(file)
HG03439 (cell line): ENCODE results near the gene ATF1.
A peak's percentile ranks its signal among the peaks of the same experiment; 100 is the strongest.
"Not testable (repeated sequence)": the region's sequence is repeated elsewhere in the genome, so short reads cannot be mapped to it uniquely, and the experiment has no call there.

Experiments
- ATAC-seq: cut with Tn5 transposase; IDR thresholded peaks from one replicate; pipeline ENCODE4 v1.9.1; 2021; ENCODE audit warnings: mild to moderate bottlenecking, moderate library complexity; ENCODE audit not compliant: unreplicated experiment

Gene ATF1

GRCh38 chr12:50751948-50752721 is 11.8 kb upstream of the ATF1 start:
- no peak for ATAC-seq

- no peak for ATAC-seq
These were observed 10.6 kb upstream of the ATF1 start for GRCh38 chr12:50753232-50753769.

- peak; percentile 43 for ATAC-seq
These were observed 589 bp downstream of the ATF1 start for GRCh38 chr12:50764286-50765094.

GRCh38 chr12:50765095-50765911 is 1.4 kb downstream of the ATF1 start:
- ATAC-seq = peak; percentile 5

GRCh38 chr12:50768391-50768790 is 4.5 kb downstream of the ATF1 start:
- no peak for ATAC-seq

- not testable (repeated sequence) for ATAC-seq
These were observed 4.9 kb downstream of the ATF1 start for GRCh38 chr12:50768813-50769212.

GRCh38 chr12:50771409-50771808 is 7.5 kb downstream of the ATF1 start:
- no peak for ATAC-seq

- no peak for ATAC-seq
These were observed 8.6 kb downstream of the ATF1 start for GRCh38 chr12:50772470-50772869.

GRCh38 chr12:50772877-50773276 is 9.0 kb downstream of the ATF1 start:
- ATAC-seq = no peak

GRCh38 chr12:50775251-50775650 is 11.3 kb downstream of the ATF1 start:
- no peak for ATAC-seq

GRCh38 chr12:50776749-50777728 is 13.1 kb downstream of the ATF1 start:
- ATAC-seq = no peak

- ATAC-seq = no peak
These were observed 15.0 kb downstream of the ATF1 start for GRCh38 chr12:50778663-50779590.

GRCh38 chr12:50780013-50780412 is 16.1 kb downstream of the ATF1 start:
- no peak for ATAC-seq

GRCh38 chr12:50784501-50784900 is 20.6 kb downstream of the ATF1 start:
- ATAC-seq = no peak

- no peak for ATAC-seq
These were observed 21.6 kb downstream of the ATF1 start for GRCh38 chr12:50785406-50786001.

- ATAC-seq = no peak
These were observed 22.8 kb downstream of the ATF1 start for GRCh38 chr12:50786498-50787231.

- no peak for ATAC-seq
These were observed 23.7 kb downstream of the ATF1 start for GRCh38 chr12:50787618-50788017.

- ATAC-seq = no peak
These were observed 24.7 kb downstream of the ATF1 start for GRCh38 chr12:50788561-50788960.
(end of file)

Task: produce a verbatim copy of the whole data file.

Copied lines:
HG03439 (cell line): ENCODE results near the gene ATF1.
A peak's percentile ranks its signal among the peaks of the same experiment; 100 is the strongest.
"Not testable (repeated sequence)": the region's sequence is repeated elsewhere in the genome, so short reads cannot be mapped to it uniquely, and the experiment has no call there.

Experiments
- ATAC-seq: cut with Tn5 transposase; IDR thresholded peaks from one replicate; pipeline ENCODE4 v1.9.1; 2021; ENCODE audit warnings: mild to moderate bottlenecking, moderate library complexity; ENCODE audit not compliant: unreplicated experiment

Gene ATF1

GRCh38 chr12:50751948-50752721 is 11.8 kb upstream of the ATF1 start:
- no peak for ATAC-seq

- no peak for ATAC-seq
These were observed 10.6 kb upstream of the ATF1 start for GRCh38 chr12:50753232-50753769.

- peak; percentile 43 for ATAC-seq
These were observed 589 bp downstream of the ATF1 start for GRCh38 chr12:50764286-50765094.

GRCh38 chr12:50765095-50765911 is 1.4 kb downstream of the ATF1 start:
- ATAC-seq = peak; percentile 5

GRCh38 chr12:50768391-50768790 is 4.5 kb downstream of the ATF1 start:
- no peak for ATAC-seq

- not testable (repeated sequence) for ATAC-seq
These were observed 4.9 kb downstream of the ATF1 start for GRCh38 chr12:50768813-50769212.

GRCh38 chr12:50771409-50771808 is 7.5 kb downstream of the ATF1 start:
- no peak for ATAC-seq

- no peak for ATAC-seq
These were observed 8.6 kb downstream of the ATF1 start for GRCh38 chr12:50772470-50772869.

GRCh38 chr12:50772877-50773276 is 9.0 kb downstream of the ATF1 start:
- ATAC-seq = no peak

GRCh38 chr12:50775251-50775650 is 11.3 kb downstream of the ATF1 start:
- no peak for ATAC-seq

GRCh38 chr12:50776749-50777728 is 13.1 kb downstream of the ATF1 start:
- ATAC-seq = no peak

- ATAC-seq = no peak
These were observed 15.0 kb downstream of the ATF1 start for GRCh38 chr12:50778663-50779590.

GRCh38 chr12:50780013-50780412 is 16.1 kb downstream of the ATF1 start:
- no peak for ATAC-seq

GRCh38 chr12:50784501-50784900 is 20.6 kb downstream of the ATF1 start:
- ATAC-seq = no peak

- no peak for ATAC-seq
These were observed 21.6 kb downstream of the ATF1 start for GRCh38 chr12:50785406-50786001.

- ATAC-seq = no peak
These were observed 22.8 kb downstream of the ATF1 start for GRCh38 chr12:50786498-50787231.

- no peak for ATAC-seq
These were observed 23.7 kb downstream of the ATF1 start for GRCh38 chr12:50787618-50788017.

- ATAC-seq = no peak
These were observed 24.7 kb downstream of the ATF1 start for GRCh38 chr12:50788561-50788960.